Paul Leo Dennie was born on September 24, 1950 and died on August 18, 2022. These dates give only the time parameters of his life; the measure of his existence is in how he used those years he had on earth. How he used those years made him the friend and brother so many of us have known & cherished—and will continue to cherish.
Paul was born to Howard Leo Dennie and Jettie Pearl (Goodyear) Dennie. He grew up with four sisters—Jane (Jim) Ludden, mother of Jamie, Heather and Sam; Ruth Dennie, mother of Shannon, Ian Rock and Derek; Marva Dennie, mother of Tanya and Kevin; and JoAnn (Glenn) Broadbent, mother of Kristen and Erin—and two brothers—Jerome Dennae (sic) of California and Dale (Janet) Dennie, father of Geoff, Greg and Robin. Paul never denied being his mother's favorite. And that honor rested easy on his shoulders—shoulders that warded off envy as they provided comfort and aid to family and friends from an early age.
And Paul's family expanded as he brought more and more friends into his life—not as replacements, but as new people he could also share happiness with. It is impossible to name all of the people Paul cared for, people who called him "friend." We all know how close he was to Larry Berry, a fellow-traveler in the world of merrymaking who left earlier this year. And we know that Paul and Larry most certainly have already set tee times on some heavenly courses. But so many of us are left behind. Some still start their workweek with breakfast each Monday—but Paul's laughter no longer resounds from the other side of the table. And some still meet on Thursdays in a long-standing ritual of swimming and golfing and cheer—but one voice fewer. And the campgrounds still hold dear friends who towed and parked Paul's camper and cart, and kept the boat afloat—but there is a note missing in the laughter. And there are neighbors and friends who can still feel Paul's welcoming embrace as they lounge where they have always been welcomed—but they never hear him tread the steps to the pool. And the pool is prepped and the lawn is mowed—but the friends who still honor his life in such meaningful ways can no longer fill his cup for him when that work is done. And some who are left behind are no longer needed to take Paul to his appointments; or to dress his weeping legs; or to remind him when it is time to take (if he would) his meds; or just to assure him he is not alone—tasks that mean so much when it feels like you can do so little for one who deserves so much. And some who earned his deepest trust can only hear in memory, “yes, I trust you.”
So many of us are left behind, happy for him, but grieving our loss. We of his generation—or close thereto—understand how vast our number is, and that it is so large because Paul did not reserve his affection for any one age group; we remember how he bridged generations. Paul never condescended to children in the way so many adults do, but rather met them—as he did adults—at a level where each comfortably gave the other respect and attention. Even in his final days he was able to regale an infant great-nephew on a zoom call, bringing laughter and happiness on both ends. This trait of course endeared Paul even more to family and friends who had small children. But now there are young adults and children who no longer have the pleasant embrace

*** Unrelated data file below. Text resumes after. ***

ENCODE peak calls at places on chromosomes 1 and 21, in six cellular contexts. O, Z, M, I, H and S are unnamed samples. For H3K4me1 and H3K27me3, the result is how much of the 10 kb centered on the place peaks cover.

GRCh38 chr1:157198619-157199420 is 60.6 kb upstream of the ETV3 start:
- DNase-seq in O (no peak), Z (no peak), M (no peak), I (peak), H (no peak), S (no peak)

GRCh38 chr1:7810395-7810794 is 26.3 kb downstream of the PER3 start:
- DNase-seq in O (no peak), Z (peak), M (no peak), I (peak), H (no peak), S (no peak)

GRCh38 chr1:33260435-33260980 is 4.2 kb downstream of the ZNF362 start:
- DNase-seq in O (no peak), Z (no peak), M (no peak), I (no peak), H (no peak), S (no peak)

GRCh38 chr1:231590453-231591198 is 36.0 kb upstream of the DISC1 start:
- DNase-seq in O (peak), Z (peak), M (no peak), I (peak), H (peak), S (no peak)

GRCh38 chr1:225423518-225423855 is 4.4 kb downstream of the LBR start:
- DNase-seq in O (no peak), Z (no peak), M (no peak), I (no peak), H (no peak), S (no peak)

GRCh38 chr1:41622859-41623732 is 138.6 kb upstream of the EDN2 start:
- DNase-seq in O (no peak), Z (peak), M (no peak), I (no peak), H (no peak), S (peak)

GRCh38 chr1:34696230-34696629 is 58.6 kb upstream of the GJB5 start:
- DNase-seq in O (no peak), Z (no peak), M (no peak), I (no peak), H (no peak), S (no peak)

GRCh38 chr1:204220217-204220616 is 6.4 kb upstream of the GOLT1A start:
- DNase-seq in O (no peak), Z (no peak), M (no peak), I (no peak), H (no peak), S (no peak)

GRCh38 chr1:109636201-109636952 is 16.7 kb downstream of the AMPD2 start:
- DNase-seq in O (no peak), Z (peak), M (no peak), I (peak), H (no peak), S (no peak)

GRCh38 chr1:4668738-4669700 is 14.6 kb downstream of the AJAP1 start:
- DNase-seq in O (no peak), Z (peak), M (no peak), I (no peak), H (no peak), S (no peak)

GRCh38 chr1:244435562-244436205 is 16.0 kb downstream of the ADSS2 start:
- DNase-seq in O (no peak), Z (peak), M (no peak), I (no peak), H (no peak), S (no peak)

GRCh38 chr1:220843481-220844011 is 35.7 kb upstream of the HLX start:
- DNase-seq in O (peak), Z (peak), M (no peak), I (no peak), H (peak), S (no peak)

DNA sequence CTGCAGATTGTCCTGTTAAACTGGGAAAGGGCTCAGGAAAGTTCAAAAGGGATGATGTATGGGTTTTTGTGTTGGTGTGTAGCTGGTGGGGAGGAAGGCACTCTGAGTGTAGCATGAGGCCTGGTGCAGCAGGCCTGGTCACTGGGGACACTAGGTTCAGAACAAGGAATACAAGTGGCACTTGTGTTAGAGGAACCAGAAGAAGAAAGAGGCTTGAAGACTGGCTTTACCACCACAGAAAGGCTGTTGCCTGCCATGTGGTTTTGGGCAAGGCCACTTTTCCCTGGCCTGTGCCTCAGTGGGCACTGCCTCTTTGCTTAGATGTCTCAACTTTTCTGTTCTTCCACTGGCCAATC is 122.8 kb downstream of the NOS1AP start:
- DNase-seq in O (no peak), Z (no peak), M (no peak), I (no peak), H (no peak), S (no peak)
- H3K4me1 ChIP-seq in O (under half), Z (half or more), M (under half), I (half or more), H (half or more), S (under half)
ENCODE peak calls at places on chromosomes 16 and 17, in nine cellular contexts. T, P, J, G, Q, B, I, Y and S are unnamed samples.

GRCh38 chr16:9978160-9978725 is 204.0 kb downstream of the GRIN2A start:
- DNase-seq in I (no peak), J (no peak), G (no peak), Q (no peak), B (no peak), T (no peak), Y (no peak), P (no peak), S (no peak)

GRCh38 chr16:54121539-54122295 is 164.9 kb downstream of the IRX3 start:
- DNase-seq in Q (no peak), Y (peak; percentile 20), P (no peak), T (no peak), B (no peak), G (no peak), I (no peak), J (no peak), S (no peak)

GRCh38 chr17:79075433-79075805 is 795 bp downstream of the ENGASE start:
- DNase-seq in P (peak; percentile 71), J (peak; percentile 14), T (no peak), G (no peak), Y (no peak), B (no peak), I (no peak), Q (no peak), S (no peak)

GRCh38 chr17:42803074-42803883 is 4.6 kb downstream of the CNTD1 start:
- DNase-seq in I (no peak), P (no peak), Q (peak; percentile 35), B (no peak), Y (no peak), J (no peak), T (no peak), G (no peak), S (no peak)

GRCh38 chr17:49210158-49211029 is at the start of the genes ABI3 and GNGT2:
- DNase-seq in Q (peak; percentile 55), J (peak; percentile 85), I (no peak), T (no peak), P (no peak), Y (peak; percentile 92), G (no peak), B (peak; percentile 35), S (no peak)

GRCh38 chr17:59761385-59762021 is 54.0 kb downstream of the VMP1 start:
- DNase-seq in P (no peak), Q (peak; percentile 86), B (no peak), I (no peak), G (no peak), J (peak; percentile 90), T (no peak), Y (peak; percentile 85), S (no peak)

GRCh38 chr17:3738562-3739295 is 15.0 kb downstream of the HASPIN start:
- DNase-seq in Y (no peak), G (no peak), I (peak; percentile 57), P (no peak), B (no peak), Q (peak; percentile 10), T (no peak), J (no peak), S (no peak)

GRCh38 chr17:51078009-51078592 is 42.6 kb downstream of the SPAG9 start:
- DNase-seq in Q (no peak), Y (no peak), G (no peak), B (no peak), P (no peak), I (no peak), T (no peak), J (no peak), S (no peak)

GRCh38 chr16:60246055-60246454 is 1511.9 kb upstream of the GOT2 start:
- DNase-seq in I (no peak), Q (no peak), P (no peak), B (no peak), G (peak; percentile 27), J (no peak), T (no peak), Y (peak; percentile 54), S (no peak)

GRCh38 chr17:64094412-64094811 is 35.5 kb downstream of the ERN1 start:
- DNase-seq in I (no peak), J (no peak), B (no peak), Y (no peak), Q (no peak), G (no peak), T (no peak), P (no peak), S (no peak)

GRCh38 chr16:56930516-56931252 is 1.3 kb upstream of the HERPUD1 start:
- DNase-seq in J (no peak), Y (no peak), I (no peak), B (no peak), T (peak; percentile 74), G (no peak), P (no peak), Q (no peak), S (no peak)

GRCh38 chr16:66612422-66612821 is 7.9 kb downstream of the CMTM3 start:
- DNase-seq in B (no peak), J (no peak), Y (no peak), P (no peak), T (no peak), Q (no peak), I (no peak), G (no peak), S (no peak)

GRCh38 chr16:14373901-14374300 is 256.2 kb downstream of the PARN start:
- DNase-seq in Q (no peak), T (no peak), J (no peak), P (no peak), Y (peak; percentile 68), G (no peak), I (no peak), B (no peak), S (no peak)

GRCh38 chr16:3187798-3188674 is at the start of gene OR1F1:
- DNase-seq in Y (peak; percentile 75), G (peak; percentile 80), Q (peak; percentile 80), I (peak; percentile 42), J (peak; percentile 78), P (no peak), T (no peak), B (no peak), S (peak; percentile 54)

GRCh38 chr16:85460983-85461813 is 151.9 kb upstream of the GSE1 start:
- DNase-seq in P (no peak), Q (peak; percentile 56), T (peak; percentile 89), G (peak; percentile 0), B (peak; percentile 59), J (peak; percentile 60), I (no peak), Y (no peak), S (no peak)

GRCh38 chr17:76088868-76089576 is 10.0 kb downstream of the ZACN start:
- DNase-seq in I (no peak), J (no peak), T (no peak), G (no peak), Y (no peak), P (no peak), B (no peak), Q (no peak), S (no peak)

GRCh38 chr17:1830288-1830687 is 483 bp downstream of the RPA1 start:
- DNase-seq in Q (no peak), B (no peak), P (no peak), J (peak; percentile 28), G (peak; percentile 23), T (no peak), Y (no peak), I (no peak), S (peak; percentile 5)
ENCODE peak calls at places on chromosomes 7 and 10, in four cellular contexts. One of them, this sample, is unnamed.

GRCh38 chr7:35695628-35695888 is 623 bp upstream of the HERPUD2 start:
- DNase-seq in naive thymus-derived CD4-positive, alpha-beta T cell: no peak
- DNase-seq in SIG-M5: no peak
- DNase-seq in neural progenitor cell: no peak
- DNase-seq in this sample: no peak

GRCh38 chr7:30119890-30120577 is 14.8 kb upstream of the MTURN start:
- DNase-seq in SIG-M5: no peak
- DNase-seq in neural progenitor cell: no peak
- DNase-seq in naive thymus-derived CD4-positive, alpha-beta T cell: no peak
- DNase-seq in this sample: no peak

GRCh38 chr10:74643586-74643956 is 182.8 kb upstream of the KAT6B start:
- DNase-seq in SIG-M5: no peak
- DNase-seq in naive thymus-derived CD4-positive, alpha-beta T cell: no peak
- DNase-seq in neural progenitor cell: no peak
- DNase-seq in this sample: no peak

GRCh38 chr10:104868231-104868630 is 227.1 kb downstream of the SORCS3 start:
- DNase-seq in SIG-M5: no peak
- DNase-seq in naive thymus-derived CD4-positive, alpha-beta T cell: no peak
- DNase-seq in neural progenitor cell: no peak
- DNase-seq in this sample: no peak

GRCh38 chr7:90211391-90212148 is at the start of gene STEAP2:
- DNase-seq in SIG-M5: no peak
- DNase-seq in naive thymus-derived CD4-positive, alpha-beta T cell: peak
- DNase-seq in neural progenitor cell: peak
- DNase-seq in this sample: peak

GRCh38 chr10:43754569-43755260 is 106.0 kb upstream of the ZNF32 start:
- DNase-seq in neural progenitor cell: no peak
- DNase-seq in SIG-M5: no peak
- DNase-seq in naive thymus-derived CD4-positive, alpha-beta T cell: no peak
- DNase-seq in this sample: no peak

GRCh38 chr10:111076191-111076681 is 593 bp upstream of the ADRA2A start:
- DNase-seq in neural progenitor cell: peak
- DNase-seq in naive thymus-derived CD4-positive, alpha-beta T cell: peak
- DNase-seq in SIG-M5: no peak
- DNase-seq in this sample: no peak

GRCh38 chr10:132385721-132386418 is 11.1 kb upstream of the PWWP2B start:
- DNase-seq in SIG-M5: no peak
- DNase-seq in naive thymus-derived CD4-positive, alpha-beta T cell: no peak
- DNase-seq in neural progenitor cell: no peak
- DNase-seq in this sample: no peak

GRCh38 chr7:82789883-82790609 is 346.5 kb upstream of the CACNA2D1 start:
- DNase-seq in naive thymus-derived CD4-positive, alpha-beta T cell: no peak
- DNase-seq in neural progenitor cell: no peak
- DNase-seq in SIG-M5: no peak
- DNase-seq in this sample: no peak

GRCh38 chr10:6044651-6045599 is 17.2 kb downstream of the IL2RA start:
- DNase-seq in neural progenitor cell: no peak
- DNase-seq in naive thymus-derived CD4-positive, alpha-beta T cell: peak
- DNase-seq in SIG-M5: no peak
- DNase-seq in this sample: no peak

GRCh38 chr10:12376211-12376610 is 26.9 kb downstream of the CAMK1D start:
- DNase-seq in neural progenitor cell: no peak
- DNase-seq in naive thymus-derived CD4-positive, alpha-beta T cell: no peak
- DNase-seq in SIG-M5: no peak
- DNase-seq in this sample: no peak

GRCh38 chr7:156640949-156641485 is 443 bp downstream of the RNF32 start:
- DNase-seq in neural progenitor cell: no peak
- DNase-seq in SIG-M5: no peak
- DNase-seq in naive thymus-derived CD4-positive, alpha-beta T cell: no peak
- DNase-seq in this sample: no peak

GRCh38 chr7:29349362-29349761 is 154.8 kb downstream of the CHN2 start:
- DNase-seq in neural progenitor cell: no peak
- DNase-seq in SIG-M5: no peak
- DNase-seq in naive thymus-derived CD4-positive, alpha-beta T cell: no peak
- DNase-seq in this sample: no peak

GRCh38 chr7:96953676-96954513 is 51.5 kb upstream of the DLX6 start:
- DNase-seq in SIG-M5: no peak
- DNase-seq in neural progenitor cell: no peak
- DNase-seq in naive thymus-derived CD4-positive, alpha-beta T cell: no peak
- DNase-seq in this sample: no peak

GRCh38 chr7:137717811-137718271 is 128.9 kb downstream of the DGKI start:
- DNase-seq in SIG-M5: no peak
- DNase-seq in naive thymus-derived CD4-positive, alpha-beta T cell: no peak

of his company. Long-standing Wednesday dates are now just sweet memories. School work so sincerely acknowledged (and rewarded) continues, but the enthusiastic encouragement is now an echo in the memory.
Paul had human foibles—but he had a humane soul. He could be opinionated but was not dogmatic. The only dogmas he held sacred were the Golden Rule and an old-fashioned sense of the demands of hospitality. Paul was not concerned about anyone's beliefs; he was concerned about one's actions. You probably heard him state specifically (as he has more than once) that "there would be no problems if everyone just treated everyone else how they wanted to be treated themselves." And certainly, as a friend, you witnessed his living testament to the Golden Rule, and you saw the peace and comfort he found. Also, as Paul's friend, you certainly witnessed his unwavering belief in the duties of a host. Sometimes people—weak as we are—take advantage of such grace. But Paul seemed never to be brought low for long by the weaknesses of others; rather he continued to treat others as hospitality demanded, and as he would have others treat him.
Yes, Paul was very accepting of flawed humanity—but he did place limits. Paul wanted only happiness for others—but he never tried to control how they found their happiness. And he expected the same from others. In his long encounter with a debilitating disease Paul accepted help—but on his terms. He continued to live his life, refusing to merely exist. And family and friends learned to adapt, tailoring their aid so he could safely continue to live, so he would not be relegated to merely being a bystander.
And so on Paul’s 72nd birthday—Saturday, September 24—we hope that all of his friends and family will come together from 4:00 until 9:00 p.m. at The Barn, located at 2124 Twelve Mile Road in Sparta, MI. Food and refreshment will be provided. At 5:00 The Bimini Brothers will help set the tone. There we can not only reminisce, but once again feel his presence.